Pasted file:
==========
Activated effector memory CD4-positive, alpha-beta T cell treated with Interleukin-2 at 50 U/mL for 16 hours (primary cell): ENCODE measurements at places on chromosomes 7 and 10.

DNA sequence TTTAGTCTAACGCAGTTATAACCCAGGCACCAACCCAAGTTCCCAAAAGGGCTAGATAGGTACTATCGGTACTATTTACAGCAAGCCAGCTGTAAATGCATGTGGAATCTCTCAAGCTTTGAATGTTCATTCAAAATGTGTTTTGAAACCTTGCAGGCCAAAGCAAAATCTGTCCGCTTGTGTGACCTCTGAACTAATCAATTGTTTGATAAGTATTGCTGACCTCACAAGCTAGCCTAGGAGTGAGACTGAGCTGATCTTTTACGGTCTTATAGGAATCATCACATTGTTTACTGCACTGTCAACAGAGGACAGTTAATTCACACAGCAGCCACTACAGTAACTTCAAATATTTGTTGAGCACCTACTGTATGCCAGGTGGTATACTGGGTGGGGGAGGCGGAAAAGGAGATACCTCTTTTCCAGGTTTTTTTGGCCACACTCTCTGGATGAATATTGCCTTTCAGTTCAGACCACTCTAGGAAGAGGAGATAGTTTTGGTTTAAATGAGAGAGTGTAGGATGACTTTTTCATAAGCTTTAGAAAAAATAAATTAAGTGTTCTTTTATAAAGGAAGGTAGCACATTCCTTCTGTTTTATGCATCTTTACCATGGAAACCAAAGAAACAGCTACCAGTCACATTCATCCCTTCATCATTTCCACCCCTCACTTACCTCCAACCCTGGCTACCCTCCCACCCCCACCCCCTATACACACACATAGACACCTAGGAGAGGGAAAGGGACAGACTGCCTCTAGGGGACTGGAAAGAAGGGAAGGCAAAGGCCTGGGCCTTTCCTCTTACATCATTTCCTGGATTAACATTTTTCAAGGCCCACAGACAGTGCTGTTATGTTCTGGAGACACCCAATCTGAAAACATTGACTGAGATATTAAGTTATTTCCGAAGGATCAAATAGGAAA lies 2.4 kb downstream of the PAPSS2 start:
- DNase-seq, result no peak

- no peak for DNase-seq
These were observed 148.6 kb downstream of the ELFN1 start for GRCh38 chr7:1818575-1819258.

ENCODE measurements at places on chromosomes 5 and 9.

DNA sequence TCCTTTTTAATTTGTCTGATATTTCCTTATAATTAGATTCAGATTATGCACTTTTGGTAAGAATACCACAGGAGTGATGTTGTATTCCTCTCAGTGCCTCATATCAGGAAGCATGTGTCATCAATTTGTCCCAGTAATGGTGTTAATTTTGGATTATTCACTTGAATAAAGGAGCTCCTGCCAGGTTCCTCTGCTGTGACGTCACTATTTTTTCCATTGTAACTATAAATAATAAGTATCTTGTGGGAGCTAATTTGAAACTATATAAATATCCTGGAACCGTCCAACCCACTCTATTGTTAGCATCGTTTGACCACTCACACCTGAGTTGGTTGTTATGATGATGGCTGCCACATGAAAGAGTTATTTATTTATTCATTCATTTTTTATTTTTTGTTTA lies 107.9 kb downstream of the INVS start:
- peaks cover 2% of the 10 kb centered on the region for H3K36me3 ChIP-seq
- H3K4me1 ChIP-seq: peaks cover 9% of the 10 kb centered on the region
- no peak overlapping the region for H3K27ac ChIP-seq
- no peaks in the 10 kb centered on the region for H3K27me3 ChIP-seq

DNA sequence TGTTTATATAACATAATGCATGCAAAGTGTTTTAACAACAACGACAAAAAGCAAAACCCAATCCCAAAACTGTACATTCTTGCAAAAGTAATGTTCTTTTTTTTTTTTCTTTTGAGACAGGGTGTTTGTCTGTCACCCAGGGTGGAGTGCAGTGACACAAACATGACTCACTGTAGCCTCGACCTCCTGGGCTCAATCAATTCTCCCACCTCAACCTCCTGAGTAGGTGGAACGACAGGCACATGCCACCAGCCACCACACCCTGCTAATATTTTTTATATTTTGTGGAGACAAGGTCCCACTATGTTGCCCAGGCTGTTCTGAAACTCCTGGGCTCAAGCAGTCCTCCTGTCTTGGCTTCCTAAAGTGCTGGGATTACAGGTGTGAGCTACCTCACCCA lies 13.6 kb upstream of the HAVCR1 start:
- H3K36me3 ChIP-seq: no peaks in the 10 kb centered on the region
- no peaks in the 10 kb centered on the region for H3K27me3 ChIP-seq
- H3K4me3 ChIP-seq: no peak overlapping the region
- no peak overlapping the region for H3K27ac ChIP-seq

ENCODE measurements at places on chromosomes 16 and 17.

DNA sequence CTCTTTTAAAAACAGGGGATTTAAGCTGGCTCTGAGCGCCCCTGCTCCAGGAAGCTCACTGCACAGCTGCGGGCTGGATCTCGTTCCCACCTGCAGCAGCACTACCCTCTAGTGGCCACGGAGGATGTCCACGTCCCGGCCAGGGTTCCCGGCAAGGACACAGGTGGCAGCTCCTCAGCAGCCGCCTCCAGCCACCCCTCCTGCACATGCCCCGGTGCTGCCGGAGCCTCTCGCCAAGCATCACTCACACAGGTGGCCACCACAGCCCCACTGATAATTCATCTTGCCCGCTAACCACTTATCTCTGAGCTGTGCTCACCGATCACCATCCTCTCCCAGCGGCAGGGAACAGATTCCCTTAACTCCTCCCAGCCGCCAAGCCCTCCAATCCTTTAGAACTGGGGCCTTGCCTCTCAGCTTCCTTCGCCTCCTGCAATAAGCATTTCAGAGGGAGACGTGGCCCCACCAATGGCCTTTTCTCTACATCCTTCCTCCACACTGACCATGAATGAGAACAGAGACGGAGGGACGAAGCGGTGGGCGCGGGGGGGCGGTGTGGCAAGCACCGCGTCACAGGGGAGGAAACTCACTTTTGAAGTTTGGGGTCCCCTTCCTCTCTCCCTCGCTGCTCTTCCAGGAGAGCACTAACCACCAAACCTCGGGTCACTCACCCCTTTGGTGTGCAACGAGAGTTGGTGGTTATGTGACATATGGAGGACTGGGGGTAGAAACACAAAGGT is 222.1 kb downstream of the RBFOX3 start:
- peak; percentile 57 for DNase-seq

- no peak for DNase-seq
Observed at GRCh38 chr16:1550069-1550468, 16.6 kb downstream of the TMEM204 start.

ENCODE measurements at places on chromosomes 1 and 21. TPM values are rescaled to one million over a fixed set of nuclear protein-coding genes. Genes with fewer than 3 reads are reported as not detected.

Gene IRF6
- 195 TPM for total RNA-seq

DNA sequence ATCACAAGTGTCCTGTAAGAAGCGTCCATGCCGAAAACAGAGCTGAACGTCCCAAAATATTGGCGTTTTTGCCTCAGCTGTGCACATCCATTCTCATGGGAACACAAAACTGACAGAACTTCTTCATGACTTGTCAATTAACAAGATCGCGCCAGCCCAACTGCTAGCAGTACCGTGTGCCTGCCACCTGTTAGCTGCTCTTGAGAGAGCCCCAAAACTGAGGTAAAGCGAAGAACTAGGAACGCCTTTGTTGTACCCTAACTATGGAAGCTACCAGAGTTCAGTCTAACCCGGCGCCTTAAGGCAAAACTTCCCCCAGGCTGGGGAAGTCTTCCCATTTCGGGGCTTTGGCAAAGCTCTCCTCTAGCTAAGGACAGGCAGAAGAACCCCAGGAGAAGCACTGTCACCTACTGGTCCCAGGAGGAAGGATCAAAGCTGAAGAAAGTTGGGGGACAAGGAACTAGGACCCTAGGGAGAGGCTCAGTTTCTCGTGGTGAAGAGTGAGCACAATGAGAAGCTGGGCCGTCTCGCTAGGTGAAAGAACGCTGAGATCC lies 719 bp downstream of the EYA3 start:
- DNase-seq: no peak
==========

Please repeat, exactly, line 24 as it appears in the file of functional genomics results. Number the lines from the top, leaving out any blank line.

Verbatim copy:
- 195 TPM for total RNA-seq